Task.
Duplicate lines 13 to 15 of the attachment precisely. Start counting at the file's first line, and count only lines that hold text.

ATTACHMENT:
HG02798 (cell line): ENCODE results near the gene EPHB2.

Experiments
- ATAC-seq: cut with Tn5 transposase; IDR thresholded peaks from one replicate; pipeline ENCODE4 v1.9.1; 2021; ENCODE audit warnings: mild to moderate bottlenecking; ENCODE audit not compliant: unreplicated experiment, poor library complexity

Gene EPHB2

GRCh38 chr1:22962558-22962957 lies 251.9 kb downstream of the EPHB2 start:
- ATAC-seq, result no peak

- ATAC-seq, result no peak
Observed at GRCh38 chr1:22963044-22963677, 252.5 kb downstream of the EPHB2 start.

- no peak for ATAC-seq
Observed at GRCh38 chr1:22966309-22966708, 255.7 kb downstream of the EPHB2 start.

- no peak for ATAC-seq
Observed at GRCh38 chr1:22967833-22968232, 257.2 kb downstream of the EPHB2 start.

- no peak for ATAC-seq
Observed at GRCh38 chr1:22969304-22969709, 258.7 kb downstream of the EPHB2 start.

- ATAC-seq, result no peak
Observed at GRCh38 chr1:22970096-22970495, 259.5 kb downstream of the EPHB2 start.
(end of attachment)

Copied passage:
- no peak for ATAC-seq
Observed at GRCh38 chr1:22969304-22969709, 258.7 kb downstream of the EPHB2 start.

- ATAC-seq, result no peak